GLENDALE, Ariz. — Before the confetti and the tears, before the trophy was passed out and the net was cut down, Joel Berry II was still mortal, a man who’d experienced crushing defeat but who also felt destined for something bigger.
Somewhere in that sea of 76,168 fans on Monday night, he spotted a handful of family members, and they were pointing to their arms. On their arms, they’d written the same word that Berry has tattooed on his left biceps: Believe.
“It almost made me cry right then. … This word has got me so far in my life,” Berry said.
Along that curvy road that led to Monday’s national championship, where North Carolina was crowned champs and Berry the tournament’s most outstanding player, there were many points where a lesser competitor might have let doubt creep in. That stunning defeat in last year’s national title game, for example, a loss that Berry and his teammates carried on their shoulders for 12 months. Or the ankle injury that kept the junior point guard out of two games early in the season. Or the ankle injuries that resurfaced in this tournament and hindered his play.
It would have been all too easy not to believe. In the national semifinals against Oregon, he shot just 2 of 14. On those same damaged ankles, he turned in a game-high 22 points Monday on 7-of-19 shooting, leading the Tar Heels to the 71-65 win over Gonzaga. Put simply: Without Berry battling through the pain, the confetti that fell to the hardwood floor at University of Phoenix Stadium would have likely been a different color.
“It’s the national championship game,” teammate Justin Jackson explained later. “We were joking, saying, ‘If your toe falls off, tape it and get back out there and play.’ … Now he might be hurt for the next two weeks, who knows. But at the end of the day, we knew he was going to push through this game.”
Berry tweaked his right ankle in North Carolina’s tournament opener against Texas Southern and reinjured it in a practice before the Elite Eight. In that game against Kentucky, he ended up rolling his left ankle too. He was a bicycle with two flat tires, and in the two games preceding Monday’s championship, Berry had shot a combined 6 for 26 from the field and managed just a pair of three-pointers.
All week his condition required constant news updates all across the state of North Carolina. It wasn’t just fans and reporters. The team’s trainers and medical staff kept inquiring on his status, running him through constant rehab and limiting his practice.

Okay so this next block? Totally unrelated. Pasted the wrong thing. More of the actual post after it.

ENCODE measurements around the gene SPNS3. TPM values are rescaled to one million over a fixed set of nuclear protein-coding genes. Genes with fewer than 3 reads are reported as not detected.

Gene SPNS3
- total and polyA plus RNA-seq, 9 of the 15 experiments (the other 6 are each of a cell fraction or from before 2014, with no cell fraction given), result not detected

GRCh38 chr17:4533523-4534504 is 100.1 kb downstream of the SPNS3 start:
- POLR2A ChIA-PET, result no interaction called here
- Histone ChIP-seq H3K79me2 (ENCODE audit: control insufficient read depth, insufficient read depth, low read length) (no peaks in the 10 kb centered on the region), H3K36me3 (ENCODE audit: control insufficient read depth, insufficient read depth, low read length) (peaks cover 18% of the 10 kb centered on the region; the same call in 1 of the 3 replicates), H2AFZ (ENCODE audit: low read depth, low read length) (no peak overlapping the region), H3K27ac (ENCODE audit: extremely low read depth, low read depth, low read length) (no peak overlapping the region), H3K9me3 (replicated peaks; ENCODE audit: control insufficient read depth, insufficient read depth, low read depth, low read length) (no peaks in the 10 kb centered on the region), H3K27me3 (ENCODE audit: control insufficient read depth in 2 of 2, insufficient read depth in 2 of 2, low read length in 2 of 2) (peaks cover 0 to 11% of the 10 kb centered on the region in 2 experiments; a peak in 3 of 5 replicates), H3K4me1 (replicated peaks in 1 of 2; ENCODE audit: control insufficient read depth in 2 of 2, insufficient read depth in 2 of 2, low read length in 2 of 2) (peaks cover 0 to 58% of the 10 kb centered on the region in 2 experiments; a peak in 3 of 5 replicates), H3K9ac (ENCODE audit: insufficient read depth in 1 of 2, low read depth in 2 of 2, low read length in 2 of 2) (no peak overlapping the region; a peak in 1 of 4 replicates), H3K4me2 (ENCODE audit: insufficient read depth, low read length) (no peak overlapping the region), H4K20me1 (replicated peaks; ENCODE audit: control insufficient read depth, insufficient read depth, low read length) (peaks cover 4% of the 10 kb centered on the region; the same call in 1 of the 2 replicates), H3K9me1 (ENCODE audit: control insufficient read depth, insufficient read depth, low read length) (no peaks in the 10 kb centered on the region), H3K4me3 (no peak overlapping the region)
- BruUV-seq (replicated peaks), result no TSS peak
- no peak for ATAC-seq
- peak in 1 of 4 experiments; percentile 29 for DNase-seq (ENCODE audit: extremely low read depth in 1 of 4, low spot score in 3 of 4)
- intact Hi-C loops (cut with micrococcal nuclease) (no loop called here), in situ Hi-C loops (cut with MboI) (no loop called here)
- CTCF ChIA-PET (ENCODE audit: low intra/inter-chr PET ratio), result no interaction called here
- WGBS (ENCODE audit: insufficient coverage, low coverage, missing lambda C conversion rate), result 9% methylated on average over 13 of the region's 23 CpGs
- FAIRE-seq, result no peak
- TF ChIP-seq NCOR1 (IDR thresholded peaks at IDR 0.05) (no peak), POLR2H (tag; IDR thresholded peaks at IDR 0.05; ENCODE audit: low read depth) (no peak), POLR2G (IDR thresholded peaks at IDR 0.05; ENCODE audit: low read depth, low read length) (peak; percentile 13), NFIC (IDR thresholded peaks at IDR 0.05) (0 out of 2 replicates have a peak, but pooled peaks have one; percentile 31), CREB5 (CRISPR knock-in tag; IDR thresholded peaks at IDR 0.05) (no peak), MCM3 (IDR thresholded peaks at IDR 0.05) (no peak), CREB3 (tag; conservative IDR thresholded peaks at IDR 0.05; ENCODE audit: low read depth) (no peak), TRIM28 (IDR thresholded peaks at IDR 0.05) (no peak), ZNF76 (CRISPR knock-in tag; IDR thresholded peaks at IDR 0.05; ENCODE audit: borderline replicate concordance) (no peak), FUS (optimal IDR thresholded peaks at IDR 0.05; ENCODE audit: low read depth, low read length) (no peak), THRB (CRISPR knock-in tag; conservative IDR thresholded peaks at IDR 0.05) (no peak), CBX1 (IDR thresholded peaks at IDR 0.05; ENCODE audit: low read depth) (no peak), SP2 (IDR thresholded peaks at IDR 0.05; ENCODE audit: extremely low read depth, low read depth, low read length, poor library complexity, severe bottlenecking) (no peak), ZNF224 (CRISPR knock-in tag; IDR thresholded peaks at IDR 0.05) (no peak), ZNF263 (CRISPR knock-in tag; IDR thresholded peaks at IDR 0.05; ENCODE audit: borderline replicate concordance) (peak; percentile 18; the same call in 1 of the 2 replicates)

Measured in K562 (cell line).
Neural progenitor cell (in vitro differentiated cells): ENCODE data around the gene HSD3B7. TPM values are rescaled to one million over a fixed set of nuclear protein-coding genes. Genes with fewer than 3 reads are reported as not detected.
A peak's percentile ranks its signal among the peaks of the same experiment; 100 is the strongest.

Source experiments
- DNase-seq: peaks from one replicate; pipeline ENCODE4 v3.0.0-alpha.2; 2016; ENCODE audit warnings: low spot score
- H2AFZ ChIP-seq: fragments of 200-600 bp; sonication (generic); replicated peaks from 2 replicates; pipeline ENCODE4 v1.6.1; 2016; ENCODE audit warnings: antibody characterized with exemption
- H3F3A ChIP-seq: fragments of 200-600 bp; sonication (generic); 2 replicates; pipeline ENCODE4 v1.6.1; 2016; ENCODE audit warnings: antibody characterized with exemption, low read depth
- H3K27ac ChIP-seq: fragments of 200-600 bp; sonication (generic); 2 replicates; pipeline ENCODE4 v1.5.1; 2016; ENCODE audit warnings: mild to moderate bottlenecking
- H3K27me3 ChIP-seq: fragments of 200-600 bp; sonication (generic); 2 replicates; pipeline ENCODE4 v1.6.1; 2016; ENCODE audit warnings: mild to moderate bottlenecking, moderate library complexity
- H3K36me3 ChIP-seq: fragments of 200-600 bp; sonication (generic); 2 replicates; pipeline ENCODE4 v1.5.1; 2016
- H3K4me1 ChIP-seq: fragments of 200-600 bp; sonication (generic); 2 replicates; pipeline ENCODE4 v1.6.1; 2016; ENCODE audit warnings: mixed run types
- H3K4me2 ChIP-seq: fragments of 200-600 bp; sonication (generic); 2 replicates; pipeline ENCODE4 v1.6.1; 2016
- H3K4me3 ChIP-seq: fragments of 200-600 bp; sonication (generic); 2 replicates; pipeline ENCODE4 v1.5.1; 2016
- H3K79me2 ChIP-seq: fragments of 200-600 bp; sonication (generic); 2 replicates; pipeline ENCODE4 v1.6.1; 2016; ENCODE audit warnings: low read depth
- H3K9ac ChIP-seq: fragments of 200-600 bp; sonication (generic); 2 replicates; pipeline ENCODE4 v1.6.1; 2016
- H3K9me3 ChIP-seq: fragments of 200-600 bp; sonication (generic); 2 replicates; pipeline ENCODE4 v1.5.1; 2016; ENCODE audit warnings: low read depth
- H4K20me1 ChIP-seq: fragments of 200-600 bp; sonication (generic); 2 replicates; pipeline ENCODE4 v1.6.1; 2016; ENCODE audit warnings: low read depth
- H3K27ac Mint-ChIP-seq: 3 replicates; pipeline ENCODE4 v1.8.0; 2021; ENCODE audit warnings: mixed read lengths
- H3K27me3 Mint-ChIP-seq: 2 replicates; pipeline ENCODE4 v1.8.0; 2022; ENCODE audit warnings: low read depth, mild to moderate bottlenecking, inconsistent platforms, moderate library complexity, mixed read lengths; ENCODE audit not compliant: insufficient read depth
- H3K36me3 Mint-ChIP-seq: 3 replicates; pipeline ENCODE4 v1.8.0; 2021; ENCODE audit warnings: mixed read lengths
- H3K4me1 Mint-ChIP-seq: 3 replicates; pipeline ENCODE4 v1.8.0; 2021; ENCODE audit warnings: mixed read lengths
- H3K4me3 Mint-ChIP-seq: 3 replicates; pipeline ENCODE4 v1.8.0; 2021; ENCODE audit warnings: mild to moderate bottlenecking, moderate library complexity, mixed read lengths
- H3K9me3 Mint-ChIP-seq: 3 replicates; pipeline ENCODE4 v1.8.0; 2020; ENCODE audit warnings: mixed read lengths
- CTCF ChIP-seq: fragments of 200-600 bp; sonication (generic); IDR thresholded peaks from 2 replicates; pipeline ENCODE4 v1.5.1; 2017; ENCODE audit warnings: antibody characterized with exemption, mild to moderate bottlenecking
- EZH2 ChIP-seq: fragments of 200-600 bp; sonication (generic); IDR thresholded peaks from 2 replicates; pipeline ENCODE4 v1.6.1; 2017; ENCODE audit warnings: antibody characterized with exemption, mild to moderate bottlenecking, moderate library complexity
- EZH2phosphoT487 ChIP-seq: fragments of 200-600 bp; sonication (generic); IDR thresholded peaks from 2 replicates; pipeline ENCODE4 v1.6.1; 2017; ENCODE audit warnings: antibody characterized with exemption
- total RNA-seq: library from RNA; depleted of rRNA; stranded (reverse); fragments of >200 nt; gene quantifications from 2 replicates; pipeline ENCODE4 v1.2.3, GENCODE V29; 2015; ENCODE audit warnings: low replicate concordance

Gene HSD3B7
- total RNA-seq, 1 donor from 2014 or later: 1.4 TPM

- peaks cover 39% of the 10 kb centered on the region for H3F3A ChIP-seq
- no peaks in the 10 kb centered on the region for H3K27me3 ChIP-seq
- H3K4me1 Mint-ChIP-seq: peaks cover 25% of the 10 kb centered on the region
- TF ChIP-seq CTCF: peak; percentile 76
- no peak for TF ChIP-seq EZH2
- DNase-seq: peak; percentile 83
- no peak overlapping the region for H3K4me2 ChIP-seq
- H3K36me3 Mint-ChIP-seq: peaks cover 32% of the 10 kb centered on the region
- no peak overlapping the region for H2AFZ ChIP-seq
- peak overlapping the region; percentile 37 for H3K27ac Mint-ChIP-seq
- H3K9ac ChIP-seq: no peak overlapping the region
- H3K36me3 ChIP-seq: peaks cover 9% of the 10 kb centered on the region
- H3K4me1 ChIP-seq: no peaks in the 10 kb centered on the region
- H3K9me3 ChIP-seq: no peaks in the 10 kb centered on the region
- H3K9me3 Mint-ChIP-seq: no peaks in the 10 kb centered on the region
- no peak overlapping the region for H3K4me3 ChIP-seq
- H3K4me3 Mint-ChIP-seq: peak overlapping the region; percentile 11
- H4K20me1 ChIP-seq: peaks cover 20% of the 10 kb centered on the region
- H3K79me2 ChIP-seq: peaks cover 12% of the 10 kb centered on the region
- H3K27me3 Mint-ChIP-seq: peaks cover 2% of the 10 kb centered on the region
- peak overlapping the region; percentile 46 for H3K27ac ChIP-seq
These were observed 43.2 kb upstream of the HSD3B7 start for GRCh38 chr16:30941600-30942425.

“I just kept on telling myself, ‘Look, just a couple more weeks. Just give it your all,’” he said.
On Monday, Berry wrapped up pregame warm-ups with his teammates and shook hands with Coach Roy Williams, who urged him to just use his legs when shooting. And so that’s what he did. Berry hit four three-pointers Monday night. His teammates, meanwhile, were a combined 0-for-14 from behind the arc.
“Some of them were short,” Berry said of his shots, “but the ones that we needed went in. That’s all that matters.”
In last year’s last-second heartbreaker against Villanova, Berry finished with 20 points, and with Monday’s performance he joined some elite company, becoming the first player since Bill Walton more than four decades ago to score at least 20 points in back-to-back title games.
That’s a tiny footnote on the night’s tale of redemption, of course.
“I’m just glad this time we were able to cut down the nets and not have to walk back to the locker room like we did last year,” Berry said.
The tattoo on Berry’s arm helped keep his head straight, but some ink in his pocket made sure he never forgot the bigger picture. Berry carries a folded piece of notebook paper tucked inside his wallet with a list of goals — ACC title, Final Four, et cetera — and these past three years he’s been able to place a check mark next to all but one of them.
“The paper has actually gotten to the point where I can barely even read it. But I know what that last item is by heart,” Berry said the day before taking the court against Gonzaga.
On Monday night, he sat in front of his locker with remnants of a nylon net hanging around his neck, his faith and belief finally rewarded.
“Now I can go back and check this off of my list,” said the night’s star.